For even the sturdiest of souls, Barry Jenkins’ adaptation of Colson Whitehead’s The Underground Railroad is a difficult watch. As a great admirer of Jenkins’ work (Moonlight is my favorite movie of the 21st century), I thought I knew what I would be getting into when I sat down to watch The Underground Railroad. I was wrong. I barely made it through the first episode, but not because I didn’t think it was good. On the contrary, I thought it might be too good. I felt shattered while watching Big Anthony burn alive. Just when it appeared that the scene might mercifully come to an end, Jenkins hits upon a horrifying masterstroke as he turns the POV from the spectators’ and shows the sequence from Big Anthony’s perspective. I don’t mind telling you that I’m not sure I will ever get over it.
As traumatizing as that scene was, it’s important to note how Big Anthony ended up hanging from chains, being lashed, and then set alight. Big Anthony was returned to his “master” to be made an example of by a runaway slave catcher named Ridgeway, played by the fine actor, Joel Edgerton. I’ve admired Edgerton’s work for a long time—he first hit my radar with his fine performance in the great Aussie crime drama Animal Kingdom in 2010. His work on that film launched him into a number of high profile films (some of my favorites include Warrior, Zero Dark Thirty, The Gift—which he also directed—and Loving). While Edgerton has been terrific in so many projects as his career has been on the ascent, nothing he has done prepared me for Ridgeway—a man so consumed by evil that he all but carries it around on his back like a rotting corpse. He might hate the stench, but he needs it. He needs that foul odor to keep him grim, to keep him cold, to remain driven.
Oddly, the closest thing to affection we see in him is directed towards a young black boy named Homer (played by Chase Dillon in perhaps the most disturbing child performance I have ever seen), who is his dedicated traveling companion. There is something particularly disturbing about how devoted Homer is to what amounts to his owner. Perhaps even more strangely, Ridgeway seems to need Homer. We can imagine, through Ridgeway’s eyes, that he might think his relationship with Homer humanizes him, Ridgeway, the slave catcher. But in fact, for all the horror Ridgeway is responsible for, his corruption of the young Homer is perhaps the worst. He has taken this little boy—who in almost any other circumstance he would treat no better than Big Anthony—and made him into his living doll. Homer is completely faithful to Ridgeway. He obeys Ridgeway’s every command and parrots his words upon request.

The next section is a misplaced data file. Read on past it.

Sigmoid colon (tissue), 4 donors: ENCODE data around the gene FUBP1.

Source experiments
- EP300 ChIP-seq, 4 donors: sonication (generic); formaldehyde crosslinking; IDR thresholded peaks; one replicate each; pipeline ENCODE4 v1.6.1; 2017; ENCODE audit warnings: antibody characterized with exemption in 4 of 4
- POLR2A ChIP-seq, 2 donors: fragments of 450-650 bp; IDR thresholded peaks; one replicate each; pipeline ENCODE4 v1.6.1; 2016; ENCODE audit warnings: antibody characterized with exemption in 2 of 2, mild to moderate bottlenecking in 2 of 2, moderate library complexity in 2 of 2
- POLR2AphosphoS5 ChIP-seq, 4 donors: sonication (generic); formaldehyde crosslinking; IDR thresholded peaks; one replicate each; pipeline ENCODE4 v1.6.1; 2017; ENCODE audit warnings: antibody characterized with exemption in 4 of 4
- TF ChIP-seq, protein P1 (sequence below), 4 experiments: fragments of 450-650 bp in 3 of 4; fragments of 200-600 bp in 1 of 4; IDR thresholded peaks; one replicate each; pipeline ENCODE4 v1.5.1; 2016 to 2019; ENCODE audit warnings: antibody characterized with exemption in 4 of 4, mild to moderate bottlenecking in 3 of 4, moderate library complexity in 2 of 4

At no point is this behavior more chilling than during Ridgeway’s “manifest destiny” speech in episode six. He turns to Homer—who he has placed at an adjacent table by himself due to his “poor manners”—and calls out the words “Manifest Destiny!”
On cue, Homer replies:
“Taking what is rightfully yours, your property. Whatever you deem it to be, sir.”
Then Ridgeway turns to the recently captured Cora, as the two sit over a saloon table, and explains the need to “lift up, subjugate, or exterminate” the “lesser races.” A theory he calls “the American imperative.” Ridgeway goes on to explain how the Red man, the African, and the Mexican are “giving of themselves so that we can have what is rightfully ours.”
These words are heard once again in episode nine, as the fallen Ridgeway has Homer take down his final words as he lays dying by the Underground Railroad. With his last remaining breaths, he seeks to perfect his monologue on Manifest Destiny and the American Imperative. He beseeches Homer to write these words as if they are the last testament from a great man. And Homer does.
After Cora returns, and, by bullet, puts Ridgeway out of his (and our) misery, Homer is left there to cry over and clutch at the chest of this villainous man whose single-mindedness is not steeped in greatness, but rather in a dull, blunt evil. What makes Edgerton’s performance in The Underground Railroad so remarkable is how completely colorless it is. In another production, an actor in this role might have decided to chew up the scenery—to entertain. Ridgeway is not entertainment. He is as real and as grave as the death he brings wherever he goes. The only legacy he might leave behind is that of Homer: a boy who was not born, but was made, a traitor to his own race.
But perhaps Ridgeway will have no legacy at all—it’s entirely possible that Homer will die of starvation before leaving this horrid, hollow man’s corpse. Ridgeway may think that he “civilized” Homer. He may think he “lifted him up.” But of course, he didn’t. He subjugated him in a way that only the worst kind of adult can do to a child—by destroying the person that boy could have been. So much so, that the child might suffer his own extinction rather than climb up the ladder from the underground railroad back into the light.
There is no magic in Edgerton’s performance, but there is enormous skill. The depth of Edgerton’s reach is extraordinary. Were I to ever speak with him, I would ask him how he found this man within him. How was he able to access such a barren place inside himself to draw from? I would want to know how he slept at night while playing Ridgeway.
Every word in the preceding paragraph, I mean as a compliment to Edgerton. Because, as Ridgeway, he lays America’s original sin bare—and as awful as that is to see and feel, it is completely necessary to the performance, to the series, and to everyone who views it. In his blank eyes and near-expressionless face, we understand not only the vile nature of racism, but the utter fallacy of “white supremacy.”
What a staggering achievement.
Joel Edgerton contends for an Emmy nomination for Outstanding Lead Actor in a Limited Series or Movie.